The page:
INDISCRIMINATE killing of Bangladeshis in the hands of India’s Border Security Force has further strained the diplomatic relationship between the two countries. In the first 11 months of 2017, as Ain O Salish Kendra says, 18 people were killed, 32 injured and 38 abducted by the Indian border guards. Border Guard Bangladesh data say, 936 Bangladeshis were killed in 2001–December 22, 2017 by the BSF and Indians. Bangladesh has repeatedly raised the issue with New Delhi, but the concerns seem to have fallen on deaf ears. Delhi has not reconsidered its shoot-to-kill policy and the latest victim of it, as New Age reported on Sunday, is a cattle trader in Lalmonirhat. A BSF patrol team also intruded into the Bangladesh territory and abducted a farmer in the Mogolhat border in Lalmonirhat. In both the incidents, Bangladesh guards have sent protest letters and demanded flag meetings. In the name of border control, the use of excessive force by the Indian guards demonstrates that New Delhi has no intention to cultivate a neighbourly, diplomatic relationship with Bangladesh.
In most of the meetings between directors general of border guards of both the countries, the issue of border death has been raised by Bangladesh. Despite Delhi’s assurance to stop such death, killing seems to continue apace. Officials in Dhaka say that cattle smuggling, intrusion and cutting down of barbed-wire border fence are some of the key reasons that help India to justify its fatal policy. It has also been discussed and agreed at different times that in case of any violation of border laws, non-lethal weapons will be used to pacify the violators. However, India does not only continue to use lethal forces but also becomes expressively violent in its treatment of unarmed Bangladeshis. In such a context, it was expected that the government would take a strict position and raise the of issue border killing with India effectively. However, successive governments in Bangladesh have always maintained an appeasement policy when it came to negotiating bilateral agreements with India. Particularly, the incumbent, not installed through proper elections in 2014, have been playing a subservient role. Inevitably, the political party in power has failed to resolve any of the unresolved issues, including border killing and due share of waters from any of the 54 cross-border rivers.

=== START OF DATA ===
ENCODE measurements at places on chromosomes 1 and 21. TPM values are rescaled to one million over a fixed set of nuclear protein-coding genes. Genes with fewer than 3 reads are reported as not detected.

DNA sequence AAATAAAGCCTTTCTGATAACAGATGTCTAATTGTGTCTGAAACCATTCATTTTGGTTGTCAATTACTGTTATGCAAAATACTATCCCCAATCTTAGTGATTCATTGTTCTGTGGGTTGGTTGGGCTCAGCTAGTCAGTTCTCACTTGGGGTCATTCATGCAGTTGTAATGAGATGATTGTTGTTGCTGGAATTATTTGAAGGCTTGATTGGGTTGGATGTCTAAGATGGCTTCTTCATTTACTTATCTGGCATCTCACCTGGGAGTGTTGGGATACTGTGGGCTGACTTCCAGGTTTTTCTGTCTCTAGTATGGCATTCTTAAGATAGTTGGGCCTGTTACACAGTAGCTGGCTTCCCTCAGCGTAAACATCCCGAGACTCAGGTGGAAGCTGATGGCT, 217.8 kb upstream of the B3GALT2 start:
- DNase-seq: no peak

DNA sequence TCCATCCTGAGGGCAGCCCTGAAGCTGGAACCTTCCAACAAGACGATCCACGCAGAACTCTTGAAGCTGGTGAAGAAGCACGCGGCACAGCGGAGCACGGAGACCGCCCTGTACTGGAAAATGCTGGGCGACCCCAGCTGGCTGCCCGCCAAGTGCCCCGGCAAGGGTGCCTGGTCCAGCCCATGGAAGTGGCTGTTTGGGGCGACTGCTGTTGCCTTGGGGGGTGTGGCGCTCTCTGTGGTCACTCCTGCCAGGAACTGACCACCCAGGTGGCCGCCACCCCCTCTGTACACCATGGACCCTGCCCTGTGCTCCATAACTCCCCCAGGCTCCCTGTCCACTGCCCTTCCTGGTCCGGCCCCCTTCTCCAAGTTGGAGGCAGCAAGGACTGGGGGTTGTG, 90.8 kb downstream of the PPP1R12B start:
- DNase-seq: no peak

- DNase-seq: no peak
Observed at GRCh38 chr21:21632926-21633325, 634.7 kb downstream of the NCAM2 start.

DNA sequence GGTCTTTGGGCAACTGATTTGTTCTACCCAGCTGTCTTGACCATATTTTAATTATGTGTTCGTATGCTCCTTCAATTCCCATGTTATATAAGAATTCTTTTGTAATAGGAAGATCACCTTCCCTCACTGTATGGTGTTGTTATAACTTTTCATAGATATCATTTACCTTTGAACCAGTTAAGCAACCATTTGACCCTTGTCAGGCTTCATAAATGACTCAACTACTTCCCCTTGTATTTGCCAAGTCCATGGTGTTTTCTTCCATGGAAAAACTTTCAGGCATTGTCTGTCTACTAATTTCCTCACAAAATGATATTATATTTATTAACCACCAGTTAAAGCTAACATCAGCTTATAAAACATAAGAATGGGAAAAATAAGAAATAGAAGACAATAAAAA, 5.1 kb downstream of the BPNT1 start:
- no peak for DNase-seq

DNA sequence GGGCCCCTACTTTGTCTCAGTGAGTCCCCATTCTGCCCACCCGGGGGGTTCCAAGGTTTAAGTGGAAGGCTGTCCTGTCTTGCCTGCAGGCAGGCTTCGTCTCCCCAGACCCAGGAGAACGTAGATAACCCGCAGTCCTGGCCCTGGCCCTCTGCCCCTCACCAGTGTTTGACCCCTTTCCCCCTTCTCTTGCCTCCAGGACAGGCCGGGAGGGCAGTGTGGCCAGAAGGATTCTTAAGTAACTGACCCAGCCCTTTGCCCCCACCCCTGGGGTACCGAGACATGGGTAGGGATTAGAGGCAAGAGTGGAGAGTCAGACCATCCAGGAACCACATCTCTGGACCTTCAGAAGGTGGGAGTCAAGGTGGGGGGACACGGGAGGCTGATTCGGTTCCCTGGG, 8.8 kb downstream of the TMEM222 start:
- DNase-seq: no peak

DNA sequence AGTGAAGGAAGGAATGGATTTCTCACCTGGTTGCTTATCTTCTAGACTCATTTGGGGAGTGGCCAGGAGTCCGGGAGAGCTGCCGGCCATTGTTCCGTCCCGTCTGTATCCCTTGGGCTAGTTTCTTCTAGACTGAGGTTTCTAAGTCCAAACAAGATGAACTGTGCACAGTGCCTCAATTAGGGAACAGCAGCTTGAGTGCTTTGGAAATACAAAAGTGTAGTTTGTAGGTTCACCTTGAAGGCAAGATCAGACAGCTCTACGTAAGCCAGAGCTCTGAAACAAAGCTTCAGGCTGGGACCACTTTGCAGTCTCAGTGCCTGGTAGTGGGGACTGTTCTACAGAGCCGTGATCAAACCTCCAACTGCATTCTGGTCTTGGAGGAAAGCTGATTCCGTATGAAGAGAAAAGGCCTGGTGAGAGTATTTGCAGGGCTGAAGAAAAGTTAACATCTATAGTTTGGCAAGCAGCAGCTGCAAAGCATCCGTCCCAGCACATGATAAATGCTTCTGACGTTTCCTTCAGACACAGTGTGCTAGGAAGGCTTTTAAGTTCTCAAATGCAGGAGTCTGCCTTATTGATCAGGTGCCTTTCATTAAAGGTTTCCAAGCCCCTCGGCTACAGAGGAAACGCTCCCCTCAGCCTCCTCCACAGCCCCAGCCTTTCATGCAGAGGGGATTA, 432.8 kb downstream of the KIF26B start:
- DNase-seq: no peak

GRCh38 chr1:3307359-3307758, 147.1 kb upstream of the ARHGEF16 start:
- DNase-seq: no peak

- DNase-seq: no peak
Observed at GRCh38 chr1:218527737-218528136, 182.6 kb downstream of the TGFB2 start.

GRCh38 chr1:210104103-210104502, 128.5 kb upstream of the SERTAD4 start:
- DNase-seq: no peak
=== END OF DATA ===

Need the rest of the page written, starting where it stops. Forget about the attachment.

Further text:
The political party in power, under the circumstances, must abandon its subservient and appeasement policy with India and sit at bilateral meetings with the sovereign interest of the nation in mind. It must raise the issue of border killing by the Indian border guards at international forums because the inhuman treatment of unarmed citizens and India’s intrusion into the sovereign territory of Bangladesh are a clear violation of international laws.
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